# General calculation of the oscillation freq of a hydrogen molecule

• Kibbel
In summary, the conversation discusses the problem of finding the frequency of oscillation for a hydrogen molecule based on the interatomic bond strength of other atoms. The equation f = (1/T) = omega/2pi is used, where omega is calculated using the spring constant and mass of the object. The correct solution is found by using the reduced mass of the two hydrogen atoms, resulting in a frequency of approximately 1.4965e14 cycles/s. Assistance is requested in verifying the solution.
Kibbel

## Homework Statement

Okay here's the problem, normally I can get all this stuff, but right now this is blowing my mind, partly because its too general.

"In other problems and examples in the textbook we found the effective spring stiffness corresponding to the interatomic force for aluminum and lead. Let's assume for the moment that, very roughly, other atoms have similar values.

(a) What is the (very) approximate frequency f for the oscillation ("vibration") of H2, a hydrogen molecule containing two hydrogen atoms? Remember that frequency is defined as the number of complete cycles per second or "hertz": f = 1/T. There is no one correct answer, since we're just trying to calculate the frequency approximately. However, just because we're looking for an approximate result doesn't mean that all answers are correct! Calculations that are wildly in disagreement with what physics would predict for this situation will be counted wrong.
f = _____cycles/s (hertz)"

## Homework Equations

im using f = (1/T) = omega/2pi

and omega = sqrt(K/m), K being the spring constant, (or interatomic bond strength) and m being the mass of the object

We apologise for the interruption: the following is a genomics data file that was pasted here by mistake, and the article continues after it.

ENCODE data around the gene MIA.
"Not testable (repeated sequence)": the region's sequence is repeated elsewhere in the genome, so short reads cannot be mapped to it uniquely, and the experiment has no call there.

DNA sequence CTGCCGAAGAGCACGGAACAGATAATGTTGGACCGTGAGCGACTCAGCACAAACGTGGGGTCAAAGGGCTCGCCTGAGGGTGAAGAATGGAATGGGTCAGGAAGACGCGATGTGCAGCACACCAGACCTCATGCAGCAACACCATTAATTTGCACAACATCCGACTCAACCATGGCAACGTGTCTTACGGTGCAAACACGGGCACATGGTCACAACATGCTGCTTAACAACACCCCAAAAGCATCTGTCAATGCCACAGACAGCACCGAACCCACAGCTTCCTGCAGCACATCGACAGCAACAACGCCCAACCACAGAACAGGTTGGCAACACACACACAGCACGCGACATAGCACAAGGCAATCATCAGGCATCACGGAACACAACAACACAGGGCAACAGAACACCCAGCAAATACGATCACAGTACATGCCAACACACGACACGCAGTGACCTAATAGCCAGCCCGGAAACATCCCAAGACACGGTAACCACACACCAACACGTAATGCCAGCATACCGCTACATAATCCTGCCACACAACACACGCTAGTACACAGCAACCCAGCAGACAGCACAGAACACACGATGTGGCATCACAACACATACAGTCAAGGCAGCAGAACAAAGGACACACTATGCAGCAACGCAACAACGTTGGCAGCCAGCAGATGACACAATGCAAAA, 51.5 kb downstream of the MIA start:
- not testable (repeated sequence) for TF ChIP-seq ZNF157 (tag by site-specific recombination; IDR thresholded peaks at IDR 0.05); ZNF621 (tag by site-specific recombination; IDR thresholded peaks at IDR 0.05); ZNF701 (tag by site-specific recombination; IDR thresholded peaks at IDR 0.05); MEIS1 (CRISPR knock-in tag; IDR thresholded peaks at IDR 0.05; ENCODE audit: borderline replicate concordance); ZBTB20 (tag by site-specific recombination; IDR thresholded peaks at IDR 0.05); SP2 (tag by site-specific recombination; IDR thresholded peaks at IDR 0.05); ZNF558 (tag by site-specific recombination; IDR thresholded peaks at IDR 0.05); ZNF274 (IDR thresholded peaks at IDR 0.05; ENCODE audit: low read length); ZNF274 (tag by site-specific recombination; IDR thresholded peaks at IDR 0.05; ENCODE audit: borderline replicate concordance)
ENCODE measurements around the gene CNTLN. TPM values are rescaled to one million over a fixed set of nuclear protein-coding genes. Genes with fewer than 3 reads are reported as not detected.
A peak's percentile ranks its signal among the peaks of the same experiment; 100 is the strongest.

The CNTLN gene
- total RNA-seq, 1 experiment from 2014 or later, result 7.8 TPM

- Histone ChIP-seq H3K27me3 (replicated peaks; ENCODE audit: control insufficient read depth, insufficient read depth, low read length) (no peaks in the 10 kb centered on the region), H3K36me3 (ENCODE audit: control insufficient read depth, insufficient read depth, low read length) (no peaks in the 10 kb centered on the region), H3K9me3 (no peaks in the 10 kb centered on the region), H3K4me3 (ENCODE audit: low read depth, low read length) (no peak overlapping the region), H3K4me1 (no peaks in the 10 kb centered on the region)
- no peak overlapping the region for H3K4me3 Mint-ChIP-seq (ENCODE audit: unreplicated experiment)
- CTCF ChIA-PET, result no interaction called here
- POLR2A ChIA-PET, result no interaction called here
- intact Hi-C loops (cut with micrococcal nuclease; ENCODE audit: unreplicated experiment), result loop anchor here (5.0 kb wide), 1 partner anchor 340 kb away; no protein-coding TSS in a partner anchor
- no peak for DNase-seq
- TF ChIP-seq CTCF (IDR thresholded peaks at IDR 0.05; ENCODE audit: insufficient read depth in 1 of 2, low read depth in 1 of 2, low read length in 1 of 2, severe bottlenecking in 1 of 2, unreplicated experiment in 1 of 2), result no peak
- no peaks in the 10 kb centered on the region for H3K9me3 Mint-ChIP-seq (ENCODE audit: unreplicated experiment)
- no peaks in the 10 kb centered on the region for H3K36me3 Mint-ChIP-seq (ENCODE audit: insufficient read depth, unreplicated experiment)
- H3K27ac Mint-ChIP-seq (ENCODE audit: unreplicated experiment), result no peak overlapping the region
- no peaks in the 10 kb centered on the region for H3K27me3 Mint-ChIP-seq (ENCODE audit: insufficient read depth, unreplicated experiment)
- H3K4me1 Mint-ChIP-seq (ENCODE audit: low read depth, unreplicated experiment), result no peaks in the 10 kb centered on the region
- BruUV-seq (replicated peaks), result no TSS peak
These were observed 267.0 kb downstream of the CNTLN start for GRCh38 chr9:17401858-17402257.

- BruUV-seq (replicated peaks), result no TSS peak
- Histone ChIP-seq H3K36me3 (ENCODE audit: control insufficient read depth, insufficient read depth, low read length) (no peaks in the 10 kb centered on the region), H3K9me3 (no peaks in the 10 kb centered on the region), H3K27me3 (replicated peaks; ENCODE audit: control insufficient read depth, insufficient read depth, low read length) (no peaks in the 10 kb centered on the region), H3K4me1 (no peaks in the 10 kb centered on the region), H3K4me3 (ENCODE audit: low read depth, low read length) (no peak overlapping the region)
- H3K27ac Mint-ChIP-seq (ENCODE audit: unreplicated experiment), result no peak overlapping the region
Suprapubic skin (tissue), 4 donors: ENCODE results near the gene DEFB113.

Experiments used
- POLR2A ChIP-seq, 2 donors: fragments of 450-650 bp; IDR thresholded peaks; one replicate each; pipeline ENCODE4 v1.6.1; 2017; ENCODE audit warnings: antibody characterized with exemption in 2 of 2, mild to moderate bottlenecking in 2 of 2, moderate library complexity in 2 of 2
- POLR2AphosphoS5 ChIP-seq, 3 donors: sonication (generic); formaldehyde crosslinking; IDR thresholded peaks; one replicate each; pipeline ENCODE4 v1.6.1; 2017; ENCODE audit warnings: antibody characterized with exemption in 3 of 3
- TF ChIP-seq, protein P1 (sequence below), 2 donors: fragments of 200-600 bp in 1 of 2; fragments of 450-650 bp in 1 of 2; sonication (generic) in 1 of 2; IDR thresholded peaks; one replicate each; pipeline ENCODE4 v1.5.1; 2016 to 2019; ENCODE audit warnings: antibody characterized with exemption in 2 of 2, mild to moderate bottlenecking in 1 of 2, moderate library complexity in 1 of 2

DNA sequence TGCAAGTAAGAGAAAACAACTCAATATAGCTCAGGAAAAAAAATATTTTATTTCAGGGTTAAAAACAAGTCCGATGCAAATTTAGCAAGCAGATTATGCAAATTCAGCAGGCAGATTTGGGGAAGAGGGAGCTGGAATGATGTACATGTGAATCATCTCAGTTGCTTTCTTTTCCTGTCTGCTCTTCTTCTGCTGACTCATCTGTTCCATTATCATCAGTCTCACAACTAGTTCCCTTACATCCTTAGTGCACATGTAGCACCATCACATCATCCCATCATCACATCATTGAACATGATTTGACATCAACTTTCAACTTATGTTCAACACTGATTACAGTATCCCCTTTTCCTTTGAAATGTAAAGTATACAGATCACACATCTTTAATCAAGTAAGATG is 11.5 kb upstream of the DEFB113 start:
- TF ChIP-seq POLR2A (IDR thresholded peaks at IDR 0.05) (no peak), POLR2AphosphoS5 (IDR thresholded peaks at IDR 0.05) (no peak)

## The Attempt at a Solution

okay well first of all I just went and looked up the real answer because we never actually calculated the spring stiffness for aluminum or lead earler.

I put in, 8.03e14 cycles/s (hertz), but apparently the real answer is incorrect.

So I look in the textbook, and we have solved to find the interatomic bond strength of copper atoms, which was 20.6 N/m. So then I did

f = sqrt(K/m)/2*pi

sqrt(29.6/(2*1.674e-27))/(2*pi)

1.674e-27 being the mass of a hydrogen atom.

So I got 1.4965e14, which again was wrong!

Can someone help me out?

The mass in the equation ##f = \frac{1}{2 \pi}\sqrt{K/m}## should be the reduced mass of the two hydrogen atoms.

## 1. What is the oscillation frequency of a hydrogen molecule?

The oscillation frequency of a hydrogen molecule is approximately 1.4 x 10^15 Hz. This means that the molecule undergoes 1.4 trillion oscillations per second.

## 2. How is the oscillation frequency of a hydrogen molecule calculated?

The oscillation frequency of a hydrogen molecule can be calculated using the equation f = 1 / (2π√(m/k)), where f is the frequency, m is the reduced mass of the molecule, and k is the force constant of the bond between the two atoms.

## 3. What is the reduced mass of a hydrogen molecule?

The reduced mass of a hydrogen molecule is approximately half the mass of a single hydrogen atom, as the two atoms are of equal mass. This means that the reduced mass is approximately 1.67 x 10^-27 kg.

## 4. How does the oscillation frequency of a hydrogen molecule change with temperature?

The oscillation frequency of a hydrogen molecule increases with temperature, as the atoms have more kinetic energy and vibrate faster. However, this change is relatively small and can only be observed at very high temperatures.

## 5. What factors can affect the oscillation frequency of a hydrogen molecule?

The oscillation frequency of a hydrogen molecule can be affected by the mass of the atoms, the strength of the bond between them, and the temperature of the molecule. It can also be affected by external factors such as pressure or the presence of other molecules nearby.

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